The accelerated or fast automatic calibration technique of the present invention detects and records high and low peaks in the output of the magnetoresistive sensors detecting respectively Forward and Lateral variations in the combination of remnant and Earth magnetic fields over time. The technique of the present invention eliminates the need for the vehicle to be driven in the four cardinal directions in sequence and at a constant rate in order to complete the compass model in the computer. The technique of the present invention is initiated when it is determined that the vehicle has been driven in an arc sufficient to generate a minimum threshold change in the output of both the Lateral and the Forward magnetoresistive sensors, whereupon the system models an arc and computes the center of curvature as the center of the locus in order that the current quadrant can be determined. A “box” is then calculated with the computed center computed for determining the four quadrants as contrasted with cardinal headings. The “box” is updated with each sampling and when the vehicle has, over time, been driven in all quadrants, the model is complete. The “box” will always contain the circle of the peaks of the sensor outputs from all four cardinal directions. The mapped circle is then shifted to be located within the limits of the outputs of the system amplifiers such that saturation is avoided; the compass readings detected are thus valid for determining headings and are not unduly influenced by the remnant magnetic fields.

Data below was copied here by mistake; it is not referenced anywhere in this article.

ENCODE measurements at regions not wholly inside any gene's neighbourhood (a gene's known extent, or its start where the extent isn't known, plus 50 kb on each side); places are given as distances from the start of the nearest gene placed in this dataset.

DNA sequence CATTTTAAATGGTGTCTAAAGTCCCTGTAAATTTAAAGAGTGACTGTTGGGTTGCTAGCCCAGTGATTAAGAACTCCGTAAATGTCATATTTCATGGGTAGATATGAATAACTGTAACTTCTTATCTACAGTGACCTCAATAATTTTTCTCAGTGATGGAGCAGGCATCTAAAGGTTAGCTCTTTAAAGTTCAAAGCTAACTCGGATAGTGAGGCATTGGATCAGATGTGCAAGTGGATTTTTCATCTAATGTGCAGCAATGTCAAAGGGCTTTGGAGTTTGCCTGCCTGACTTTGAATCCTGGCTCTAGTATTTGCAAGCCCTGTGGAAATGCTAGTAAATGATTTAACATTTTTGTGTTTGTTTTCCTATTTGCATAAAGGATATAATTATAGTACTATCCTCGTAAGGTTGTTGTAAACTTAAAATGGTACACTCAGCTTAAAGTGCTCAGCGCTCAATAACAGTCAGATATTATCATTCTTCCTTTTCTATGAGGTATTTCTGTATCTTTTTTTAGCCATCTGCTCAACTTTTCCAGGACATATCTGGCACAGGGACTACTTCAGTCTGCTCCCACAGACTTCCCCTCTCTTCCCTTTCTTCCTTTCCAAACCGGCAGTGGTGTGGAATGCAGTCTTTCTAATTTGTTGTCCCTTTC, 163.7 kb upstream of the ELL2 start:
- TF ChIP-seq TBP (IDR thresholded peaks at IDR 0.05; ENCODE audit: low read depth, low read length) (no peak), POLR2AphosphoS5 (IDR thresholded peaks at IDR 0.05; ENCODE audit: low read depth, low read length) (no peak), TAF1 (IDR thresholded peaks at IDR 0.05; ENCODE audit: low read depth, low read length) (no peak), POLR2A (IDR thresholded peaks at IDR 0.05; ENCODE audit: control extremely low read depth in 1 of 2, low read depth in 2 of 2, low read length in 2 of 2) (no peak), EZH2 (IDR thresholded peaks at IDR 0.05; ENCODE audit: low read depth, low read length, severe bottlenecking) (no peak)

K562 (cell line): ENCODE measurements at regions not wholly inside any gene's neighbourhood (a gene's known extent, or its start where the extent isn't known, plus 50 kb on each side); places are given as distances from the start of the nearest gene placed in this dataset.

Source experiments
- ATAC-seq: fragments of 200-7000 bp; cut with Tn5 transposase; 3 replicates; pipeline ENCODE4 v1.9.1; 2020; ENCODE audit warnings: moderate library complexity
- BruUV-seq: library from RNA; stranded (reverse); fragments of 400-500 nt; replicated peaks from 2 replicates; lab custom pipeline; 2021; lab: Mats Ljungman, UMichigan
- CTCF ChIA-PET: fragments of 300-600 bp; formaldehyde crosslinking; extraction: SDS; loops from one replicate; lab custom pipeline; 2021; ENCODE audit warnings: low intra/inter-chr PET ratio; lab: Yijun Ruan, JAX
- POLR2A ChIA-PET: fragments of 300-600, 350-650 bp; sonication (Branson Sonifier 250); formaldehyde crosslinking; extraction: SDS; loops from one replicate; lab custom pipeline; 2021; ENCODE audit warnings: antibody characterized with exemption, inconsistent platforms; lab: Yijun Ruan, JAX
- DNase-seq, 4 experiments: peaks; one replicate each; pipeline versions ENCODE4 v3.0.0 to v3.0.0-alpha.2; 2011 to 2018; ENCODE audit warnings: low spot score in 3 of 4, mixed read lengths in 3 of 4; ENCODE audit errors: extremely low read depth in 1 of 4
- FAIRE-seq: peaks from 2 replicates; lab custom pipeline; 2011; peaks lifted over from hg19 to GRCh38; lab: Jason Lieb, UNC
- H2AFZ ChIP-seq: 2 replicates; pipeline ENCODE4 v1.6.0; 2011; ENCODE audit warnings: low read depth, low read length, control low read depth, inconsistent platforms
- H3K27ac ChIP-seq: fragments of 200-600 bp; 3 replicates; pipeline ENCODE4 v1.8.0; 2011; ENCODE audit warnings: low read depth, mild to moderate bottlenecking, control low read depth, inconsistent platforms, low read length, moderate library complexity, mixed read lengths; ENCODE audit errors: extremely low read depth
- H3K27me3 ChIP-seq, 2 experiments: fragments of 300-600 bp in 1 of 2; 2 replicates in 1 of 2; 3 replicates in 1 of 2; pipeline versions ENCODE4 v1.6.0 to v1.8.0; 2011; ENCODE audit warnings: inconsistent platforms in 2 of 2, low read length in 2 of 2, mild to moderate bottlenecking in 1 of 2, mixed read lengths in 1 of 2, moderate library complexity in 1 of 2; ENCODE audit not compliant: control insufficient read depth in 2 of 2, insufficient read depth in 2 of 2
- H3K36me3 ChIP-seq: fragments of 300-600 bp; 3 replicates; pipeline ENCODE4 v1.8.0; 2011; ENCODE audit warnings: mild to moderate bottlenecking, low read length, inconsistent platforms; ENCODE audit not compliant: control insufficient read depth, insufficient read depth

FIG. 1 is a block diagram of the compass module of the present invention;
FIG. 2 is a calibration state diagram for the system of FIG. 1;
FIG. 3 is a plot of the locus of the initial readings of the Forward and Lateral magnetoresistive sensors;
FIG. 4 is a plot of the sensor output coordinates for the vehicle traveling in an arc;
FIG. 5 is a plot of the sensor output coordinates having the locus of the model coordinates superposed thereon;
FIG. 6 is a view similar to FIG. 5 showing the locus divided into quadrants;
FIG. 7 is a view similar to FIG. 6 illustrating the locus of the sensor output coordinates after the vehicle has traversed at least two quadrants;
FIG. 8 is a view similar to FIG. 7 illustrating the locus of the sensor output coordinates after the vehicle has traversed headings in at least three quadrants;
FIG. 9 is a view similar to FIG. 8 illustrating a plot of the sensor output coordinates after the vehicle has traversed a path including the four cardinal directions; and,
FIG. 10 is a view similar to FIG. 9 showing the computer model of the locus of the compass coordinates superposed thereon for determining that the model is valid.
Referring to FIG. 1, the system or module of the present invention is indicated generally at 10 and has a microprocessor or microcontroller 12 which includes an analog to digital converter 14 which receives output signals from a Forward output amplifier 16 and a Lateral output amplifier 18 along lines 20, 22 respectively. The microcontroller 12 provides inputs to the gain control section 24, the Forward and Lateral offset control section 26 and the set/reset section 28 respectively along lines 30, 32, 34.
The gain control 24, the offset control 26 and the set/reset 28 provide inputs to the Forward and Lateral magnetoresistive (MR) sensors in section 36 respectively along lines 38, 40, 42. The MR sensor section 36 provides separate inputs to the Forward output amplifier 16 and Lateral output amplifier 18 along lines 44, 46, respectively, for providing the directional response to movement of the vehicle with respect to the earth's magnetic field.